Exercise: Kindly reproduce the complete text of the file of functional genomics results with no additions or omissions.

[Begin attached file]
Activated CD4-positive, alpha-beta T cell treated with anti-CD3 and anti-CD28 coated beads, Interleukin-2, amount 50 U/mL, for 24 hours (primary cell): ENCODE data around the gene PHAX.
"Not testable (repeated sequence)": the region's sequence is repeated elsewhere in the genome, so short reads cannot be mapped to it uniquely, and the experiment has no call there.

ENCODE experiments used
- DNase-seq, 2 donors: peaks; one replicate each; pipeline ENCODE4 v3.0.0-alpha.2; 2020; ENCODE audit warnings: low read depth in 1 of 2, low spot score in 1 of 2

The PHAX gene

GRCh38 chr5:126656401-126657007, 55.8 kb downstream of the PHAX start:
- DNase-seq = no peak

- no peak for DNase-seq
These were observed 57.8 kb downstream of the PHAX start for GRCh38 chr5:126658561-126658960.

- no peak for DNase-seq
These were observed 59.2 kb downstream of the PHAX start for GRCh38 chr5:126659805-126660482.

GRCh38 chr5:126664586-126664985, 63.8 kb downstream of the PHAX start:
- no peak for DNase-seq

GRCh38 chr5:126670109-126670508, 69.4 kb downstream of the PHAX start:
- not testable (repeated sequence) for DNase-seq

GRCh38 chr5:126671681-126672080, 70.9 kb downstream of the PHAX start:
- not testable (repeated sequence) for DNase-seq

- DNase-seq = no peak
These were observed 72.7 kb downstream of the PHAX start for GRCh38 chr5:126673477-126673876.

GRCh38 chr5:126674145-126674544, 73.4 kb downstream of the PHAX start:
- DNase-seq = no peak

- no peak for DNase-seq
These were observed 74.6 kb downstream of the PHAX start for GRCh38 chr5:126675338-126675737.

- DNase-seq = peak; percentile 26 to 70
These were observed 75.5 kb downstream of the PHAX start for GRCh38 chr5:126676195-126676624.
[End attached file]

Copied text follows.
Activated CD4-positive, alpha-beta T cell treated with anti-CD3 and anti-CD28 coated beads, Interleukin-2, amount 50 U/mL, for 24 hours (primary cell): ENCODE data around the gene PHAX.
"Not testable (repeated sequence)": the region's sequence is repeated elsewhere in the genome, so short reads cannot be mapped to it uniquely, and the experiment has no call there.

ENCODE experiments used
- DNase-seq, 2 donors: peaks; one replicate each; pipeline ENCODE4 v3.0.0-alpha.2; 2020; ENCODE audit warnings: low read depth in 1 of 2, low spot score in 1 of 2

The PHAX gene

GRCh38 chr5:126656401-126657007, 55.8 kb downstream of the PHAX start:
- DNase-seq = no peak

- no peak for DNase-seq
These were observed 57.8 kb downstream of the PHAX start for GRCh38 chr5:126658561-126658960.

- no peak for DNase-seq
These were observed 59.2 kb downstream of the PHAX start for GRCh38 chr5:126659805-126660482.

GRCh38 chr5:126664586-126664985, 63.8 kb downstream of the PHAX start:
- no peak for DNase-seq

GRCh38 chr5:126670109-126670508, 69.4 kb downstream of the PHAX start:
- not testable (repeated sequence) for DNase-seq

GRCh38 chr5:126671681-126672080, 70.9 kb downstream of the PHAX start:
- not testable (repeated sequence) for DNase-seq

- DNase-seq = no peak
These were observed 72.7 kb downstream of the PHAX start for GRCh38 chr5:126673477-126673876.

GRCh38 chr5:126674145-126674544, 73.4 kb downstream of the PHAX start:
- DNase-seq = no peak

- no peak for DNase-seq
These were observed 74.6 kb downstream of the PHAX start for GRCh38 chr5:126675338-126675737.

- DNase-seq = peak; percentile 26 to 70
These were observed 75.5 kb downstream of the PHAX start for GRCh38 chr5:126676195-126676624.